Article II, Section 2 of the United States Constitution states the President "shall from time to time give to the Congress Information of the State of the Union, and recommend to their Consideration such measures as he shall judge necessary and expedient." Last night, as with Presidents since George Washington, President Obama delivered his third State of the Union Address. Over the years, Presidential statements have increased influence and profound impact on both the direction of our country as well as personal expressed values and beliefs which strengthen us as a democracy and a people.
Moses Seixas, of the Hebrew Congregation in Newport, Rhode Island, expressed the hope that this new country would accord all of its citizens respect and tolerance, whatever their background and religious beliefs.
In assuring the Hebrew congregation that “every one shall sit in safety under his own vine and fig tree, and there shall be none to make him afraid", George Washington in his August 17th 1790 response to the Hebrew Congregation wrote in part:
"The Citizens of the United States of America have a right to applaud themselves for having given to mankind examples of an enlarged and liberal policy: a policy worthy of imitation. All possess alike liberty of conscience and immunities of citizenship. It is now no more that toleration is spoken of, as if it was by the indulgence of one class of people, that another enjoyed the exercise of their inherent natural rights. For happily the Government of the United States, which gives to bigotry no sanction, to persecution no assistance requires only that they who live under its protection should demean themselves as good citizens, in giving it on all occasions their effectual support."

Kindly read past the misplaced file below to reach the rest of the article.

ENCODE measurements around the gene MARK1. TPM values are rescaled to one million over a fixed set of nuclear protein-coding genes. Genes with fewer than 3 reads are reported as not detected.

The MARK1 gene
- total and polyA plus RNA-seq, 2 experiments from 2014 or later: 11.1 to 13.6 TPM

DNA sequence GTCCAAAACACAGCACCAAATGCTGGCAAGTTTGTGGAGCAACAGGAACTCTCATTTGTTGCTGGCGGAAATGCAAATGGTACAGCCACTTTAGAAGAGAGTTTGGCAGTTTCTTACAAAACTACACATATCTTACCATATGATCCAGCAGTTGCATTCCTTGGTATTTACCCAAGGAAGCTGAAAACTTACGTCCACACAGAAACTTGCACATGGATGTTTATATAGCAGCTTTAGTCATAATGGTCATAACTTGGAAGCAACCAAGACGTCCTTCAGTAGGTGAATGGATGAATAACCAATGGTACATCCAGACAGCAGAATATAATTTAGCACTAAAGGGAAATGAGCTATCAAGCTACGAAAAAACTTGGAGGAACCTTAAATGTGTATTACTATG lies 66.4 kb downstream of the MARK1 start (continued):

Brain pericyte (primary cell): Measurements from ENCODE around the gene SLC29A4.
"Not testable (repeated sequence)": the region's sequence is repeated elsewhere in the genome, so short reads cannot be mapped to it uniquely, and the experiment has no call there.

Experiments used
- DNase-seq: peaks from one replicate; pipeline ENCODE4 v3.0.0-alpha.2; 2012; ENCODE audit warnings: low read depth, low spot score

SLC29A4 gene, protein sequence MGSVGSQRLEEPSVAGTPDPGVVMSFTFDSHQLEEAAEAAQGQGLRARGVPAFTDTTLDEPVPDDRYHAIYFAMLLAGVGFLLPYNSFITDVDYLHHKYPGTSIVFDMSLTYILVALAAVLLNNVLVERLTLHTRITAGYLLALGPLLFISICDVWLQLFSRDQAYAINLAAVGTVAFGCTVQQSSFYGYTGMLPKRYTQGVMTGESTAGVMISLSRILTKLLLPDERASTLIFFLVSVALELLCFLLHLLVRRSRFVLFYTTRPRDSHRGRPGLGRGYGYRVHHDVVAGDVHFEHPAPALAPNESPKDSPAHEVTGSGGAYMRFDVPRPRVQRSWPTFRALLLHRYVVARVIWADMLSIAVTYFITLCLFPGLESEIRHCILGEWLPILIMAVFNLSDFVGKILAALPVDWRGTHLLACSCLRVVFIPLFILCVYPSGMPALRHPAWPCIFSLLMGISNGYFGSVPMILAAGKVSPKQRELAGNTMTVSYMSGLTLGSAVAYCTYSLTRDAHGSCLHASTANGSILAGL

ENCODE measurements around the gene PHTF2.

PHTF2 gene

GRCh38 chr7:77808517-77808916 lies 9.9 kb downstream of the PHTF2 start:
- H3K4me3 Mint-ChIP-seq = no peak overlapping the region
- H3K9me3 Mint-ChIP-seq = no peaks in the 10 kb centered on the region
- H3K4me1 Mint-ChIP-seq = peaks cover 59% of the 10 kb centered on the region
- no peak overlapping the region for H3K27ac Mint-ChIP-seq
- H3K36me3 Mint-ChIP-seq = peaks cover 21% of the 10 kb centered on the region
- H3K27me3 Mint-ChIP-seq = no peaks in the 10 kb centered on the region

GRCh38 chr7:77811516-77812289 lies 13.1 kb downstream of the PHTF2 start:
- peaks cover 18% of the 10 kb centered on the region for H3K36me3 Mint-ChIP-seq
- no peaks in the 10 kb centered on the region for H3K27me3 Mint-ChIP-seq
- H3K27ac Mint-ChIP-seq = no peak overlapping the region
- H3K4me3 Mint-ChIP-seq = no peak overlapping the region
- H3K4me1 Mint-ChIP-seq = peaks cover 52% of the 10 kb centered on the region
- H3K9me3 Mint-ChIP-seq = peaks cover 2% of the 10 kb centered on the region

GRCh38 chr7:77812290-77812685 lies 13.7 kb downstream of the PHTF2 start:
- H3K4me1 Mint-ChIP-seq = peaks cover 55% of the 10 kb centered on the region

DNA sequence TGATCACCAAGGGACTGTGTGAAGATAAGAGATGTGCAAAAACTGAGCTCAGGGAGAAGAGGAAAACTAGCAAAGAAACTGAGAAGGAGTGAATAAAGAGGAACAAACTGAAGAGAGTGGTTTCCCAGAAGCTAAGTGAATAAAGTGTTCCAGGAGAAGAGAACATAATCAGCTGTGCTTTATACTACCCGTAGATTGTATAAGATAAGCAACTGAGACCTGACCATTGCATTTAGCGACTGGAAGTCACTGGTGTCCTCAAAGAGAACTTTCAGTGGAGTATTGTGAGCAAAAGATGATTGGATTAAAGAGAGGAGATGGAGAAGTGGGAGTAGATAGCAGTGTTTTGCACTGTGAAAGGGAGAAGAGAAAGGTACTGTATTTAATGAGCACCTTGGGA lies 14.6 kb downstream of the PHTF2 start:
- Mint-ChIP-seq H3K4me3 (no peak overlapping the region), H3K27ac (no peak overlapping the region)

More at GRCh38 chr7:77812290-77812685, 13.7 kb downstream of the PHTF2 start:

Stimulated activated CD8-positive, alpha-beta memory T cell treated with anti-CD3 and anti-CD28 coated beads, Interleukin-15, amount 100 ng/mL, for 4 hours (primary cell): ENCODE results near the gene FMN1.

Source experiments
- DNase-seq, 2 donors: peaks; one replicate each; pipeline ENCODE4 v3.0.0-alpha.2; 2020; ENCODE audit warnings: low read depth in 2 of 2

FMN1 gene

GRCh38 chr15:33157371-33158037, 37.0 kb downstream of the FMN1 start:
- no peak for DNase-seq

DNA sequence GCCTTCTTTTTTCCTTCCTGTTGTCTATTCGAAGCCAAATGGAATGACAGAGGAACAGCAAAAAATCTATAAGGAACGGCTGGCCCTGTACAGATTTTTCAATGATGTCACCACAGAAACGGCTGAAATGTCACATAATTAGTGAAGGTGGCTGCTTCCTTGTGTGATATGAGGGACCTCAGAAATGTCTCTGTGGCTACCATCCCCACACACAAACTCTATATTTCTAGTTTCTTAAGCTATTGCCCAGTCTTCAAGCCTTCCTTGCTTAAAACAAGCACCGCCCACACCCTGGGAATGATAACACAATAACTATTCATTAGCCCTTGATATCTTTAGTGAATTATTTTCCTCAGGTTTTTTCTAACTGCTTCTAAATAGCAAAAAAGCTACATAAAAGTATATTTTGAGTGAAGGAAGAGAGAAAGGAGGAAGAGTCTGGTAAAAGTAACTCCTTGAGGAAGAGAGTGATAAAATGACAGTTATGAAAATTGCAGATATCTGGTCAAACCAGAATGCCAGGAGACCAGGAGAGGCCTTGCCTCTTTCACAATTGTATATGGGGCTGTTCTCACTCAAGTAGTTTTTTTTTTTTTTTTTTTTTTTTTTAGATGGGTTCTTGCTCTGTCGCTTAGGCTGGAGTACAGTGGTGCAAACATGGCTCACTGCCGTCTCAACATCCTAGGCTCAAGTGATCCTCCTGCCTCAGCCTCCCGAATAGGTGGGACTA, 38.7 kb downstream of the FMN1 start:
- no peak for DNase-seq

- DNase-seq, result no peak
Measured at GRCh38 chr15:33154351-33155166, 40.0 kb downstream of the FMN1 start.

The meaning of his words spans from that history to the present and from one community's faith and freedoms to those of many communities. What does your understanding of Washington's response teach us about our own interaction with people of other cultures, religions, and ethnicities?